Alex Blaze

UCLA Study of California: Gay, Bisexual Men Have More Cancer

Filed By Alex Blaze | May 09, 2011 2:00 PM | comments

Filed in: Living
Tags: bisexual, California, cancer treatment, cigarette smoking, lesbian, smoking

The UCLA's California Health Interview Study (CHIS) shows that gay and bisexual men are twice as likely as straight men to gay-smoking.jpghave been diagnosed with cancer:

The research, from California, found that gay men were almost twice as likely as straight men to have been diagnosed with this disease. On average, diagnoses happened a decade earlier for gay men.

Of course, normal caveats apply. The population of gay and bisexual people was self-identified (of course) in a telephone interview for the study. The 2009 CHIS produced an estimate was over two percentage points fewer than Indiana University's National Survey of Sexual Health and Behavior from the same year, which was based on an online survey. And the CHIS is a study of Californians, not all Americans. That doesn't mean there isn't value in this finding, although it would be great to more information about the subject in later studies, especially in studies that don't just target the LGB population.

The more important question is "why?" and the Pink News article indicates that those working in this field say that's a good question. Studies have shown that LGB people smoke more than straight people, which can cause lung cancer. According to the National Cancer Institute, lung cancer is the most common type of cancer there is, and increased smoking among LGB people could significantly affect overall cancer statistics.

Someone who works for a UK HIV/AIDS nonprofit suggested HPV, which is linked to anal cancer in men and cervical cancer in women. The most important thing to figure out, besides confirming these numbers, is what kind of cancer we're more likely to get. Twice as much cancer is a lot.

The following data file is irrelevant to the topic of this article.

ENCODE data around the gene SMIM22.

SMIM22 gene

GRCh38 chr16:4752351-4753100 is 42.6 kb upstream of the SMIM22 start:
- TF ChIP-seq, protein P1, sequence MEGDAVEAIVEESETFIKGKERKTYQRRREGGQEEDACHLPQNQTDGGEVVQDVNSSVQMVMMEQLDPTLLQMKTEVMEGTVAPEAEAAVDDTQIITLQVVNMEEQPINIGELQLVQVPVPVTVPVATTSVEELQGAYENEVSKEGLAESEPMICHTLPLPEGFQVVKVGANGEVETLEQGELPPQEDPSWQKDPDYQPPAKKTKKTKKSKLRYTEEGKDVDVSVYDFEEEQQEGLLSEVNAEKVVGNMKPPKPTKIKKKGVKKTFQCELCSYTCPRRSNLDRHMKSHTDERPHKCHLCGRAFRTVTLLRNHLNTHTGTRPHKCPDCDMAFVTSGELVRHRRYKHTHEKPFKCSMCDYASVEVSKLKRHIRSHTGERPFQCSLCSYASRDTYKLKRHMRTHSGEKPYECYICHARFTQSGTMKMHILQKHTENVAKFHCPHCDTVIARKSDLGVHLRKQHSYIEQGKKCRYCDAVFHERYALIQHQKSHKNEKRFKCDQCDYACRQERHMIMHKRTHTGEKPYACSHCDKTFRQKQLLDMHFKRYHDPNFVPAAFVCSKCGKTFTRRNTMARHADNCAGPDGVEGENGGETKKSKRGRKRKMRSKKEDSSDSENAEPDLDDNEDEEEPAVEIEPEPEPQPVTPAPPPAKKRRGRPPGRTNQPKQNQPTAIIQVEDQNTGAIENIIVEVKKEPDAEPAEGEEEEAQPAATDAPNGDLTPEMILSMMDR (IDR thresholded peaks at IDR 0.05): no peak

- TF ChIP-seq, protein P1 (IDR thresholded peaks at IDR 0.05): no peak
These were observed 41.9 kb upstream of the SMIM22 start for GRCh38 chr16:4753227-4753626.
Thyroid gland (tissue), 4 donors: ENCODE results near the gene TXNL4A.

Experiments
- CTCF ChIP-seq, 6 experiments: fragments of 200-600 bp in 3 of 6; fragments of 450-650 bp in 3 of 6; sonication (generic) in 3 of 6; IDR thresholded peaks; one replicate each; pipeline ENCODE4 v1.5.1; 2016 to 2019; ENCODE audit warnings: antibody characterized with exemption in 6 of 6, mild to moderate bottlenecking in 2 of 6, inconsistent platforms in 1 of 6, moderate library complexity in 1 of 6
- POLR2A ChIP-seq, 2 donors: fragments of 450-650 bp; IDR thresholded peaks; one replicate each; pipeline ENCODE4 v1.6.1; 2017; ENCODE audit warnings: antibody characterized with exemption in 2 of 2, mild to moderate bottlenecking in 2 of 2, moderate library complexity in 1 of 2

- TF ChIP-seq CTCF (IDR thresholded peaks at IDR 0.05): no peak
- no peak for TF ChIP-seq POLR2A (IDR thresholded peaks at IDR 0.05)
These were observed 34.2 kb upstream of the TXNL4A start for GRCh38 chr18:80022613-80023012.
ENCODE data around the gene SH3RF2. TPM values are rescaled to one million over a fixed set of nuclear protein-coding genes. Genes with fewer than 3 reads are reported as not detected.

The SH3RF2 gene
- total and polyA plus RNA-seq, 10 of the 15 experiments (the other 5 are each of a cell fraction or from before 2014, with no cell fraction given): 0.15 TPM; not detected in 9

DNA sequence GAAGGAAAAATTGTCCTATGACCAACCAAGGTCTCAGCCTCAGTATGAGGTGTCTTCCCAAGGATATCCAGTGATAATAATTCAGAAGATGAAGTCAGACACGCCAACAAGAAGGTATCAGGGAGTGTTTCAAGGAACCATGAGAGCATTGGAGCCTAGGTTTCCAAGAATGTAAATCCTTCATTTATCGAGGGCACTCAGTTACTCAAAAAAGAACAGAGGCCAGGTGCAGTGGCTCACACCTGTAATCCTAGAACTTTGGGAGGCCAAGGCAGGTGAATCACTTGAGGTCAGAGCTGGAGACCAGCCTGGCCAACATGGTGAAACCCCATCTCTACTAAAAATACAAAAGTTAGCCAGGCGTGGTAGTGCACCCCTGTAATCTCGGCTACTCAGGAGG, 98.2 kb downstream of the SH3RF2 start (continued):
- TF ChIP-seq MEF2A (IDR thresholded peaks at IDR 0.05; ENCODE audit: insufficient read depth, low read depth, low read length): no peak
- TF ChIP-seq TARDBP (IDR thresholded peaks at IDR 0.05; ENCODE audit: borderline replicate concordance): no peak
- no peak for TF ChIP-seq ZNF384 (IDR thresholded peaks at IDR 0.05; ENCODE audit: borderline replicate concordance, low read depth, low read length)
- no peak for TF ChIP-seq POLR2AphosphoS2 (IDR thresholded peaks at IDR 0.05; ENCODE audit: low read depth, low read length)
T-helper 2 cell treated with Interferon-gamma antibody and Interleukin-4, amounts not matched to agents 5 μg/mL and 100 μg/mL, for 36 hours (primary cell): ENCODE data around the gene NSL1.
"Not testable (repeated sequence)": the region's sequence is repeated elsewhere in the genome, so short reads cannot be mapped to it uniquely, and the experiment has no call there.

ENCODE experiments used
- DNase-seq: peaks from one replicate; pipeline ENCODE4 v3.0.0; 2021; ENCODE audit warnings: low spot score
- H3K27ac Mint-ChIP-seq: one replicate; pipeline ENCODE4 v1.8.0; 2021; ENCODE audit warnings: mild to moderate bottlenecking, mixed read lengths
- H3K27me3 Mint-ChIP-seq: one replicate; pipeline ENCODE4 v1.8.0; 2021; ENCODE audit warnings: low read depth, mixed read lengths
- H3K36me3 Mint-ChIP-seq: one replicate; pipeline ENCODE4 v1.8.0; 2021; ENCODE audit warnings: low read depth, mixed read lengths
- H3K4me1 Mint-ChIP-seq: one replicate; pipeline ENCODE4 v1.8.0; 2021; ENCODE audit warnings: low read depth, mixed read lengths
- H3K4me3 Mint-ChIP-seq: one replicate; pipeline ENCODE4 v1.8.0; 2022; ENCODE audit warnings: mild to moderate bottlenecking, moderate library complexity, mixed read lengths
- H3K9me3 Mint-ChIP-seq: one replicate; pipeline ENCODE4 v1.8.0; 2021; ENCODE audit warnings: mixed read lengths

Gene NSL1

I don't think that the discrepancy could be caused by gay and bisexual men getting diagnosed at a higher rate - we're less likely to have access to health care and more likely to face discrimination when it comes to health care than straight people. If anything, we're probably being diagnosed less often, although there's no way to prove that.

While the findings demonstrate another front in LGBT health that needs to be addressed, the overall finding isn't that hard to believe: oppressed minorities tend to experience health problems that affect the general population at a higher rate.

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Jay Kallio | May 9, 2011 3:43 PM

We don't yet know that much about the etiology of cancer to accurately determine why one group might get it more often than others, unless the differential is found to be specific to HIV, HPV, or other infection.

Very recently it was observed that HPV infection appears to increase the chance of getting lung cancer, as well as the more common suspects, cervical and anal cancer, so HPV or other infection might be the common cause. We may later find HPV or other infection causes other cancers as well. It has been posited that cancer clusters, some of which occur with a pattern of spread that strongly suggests viral contagion, imply that social communication of infection is the cause.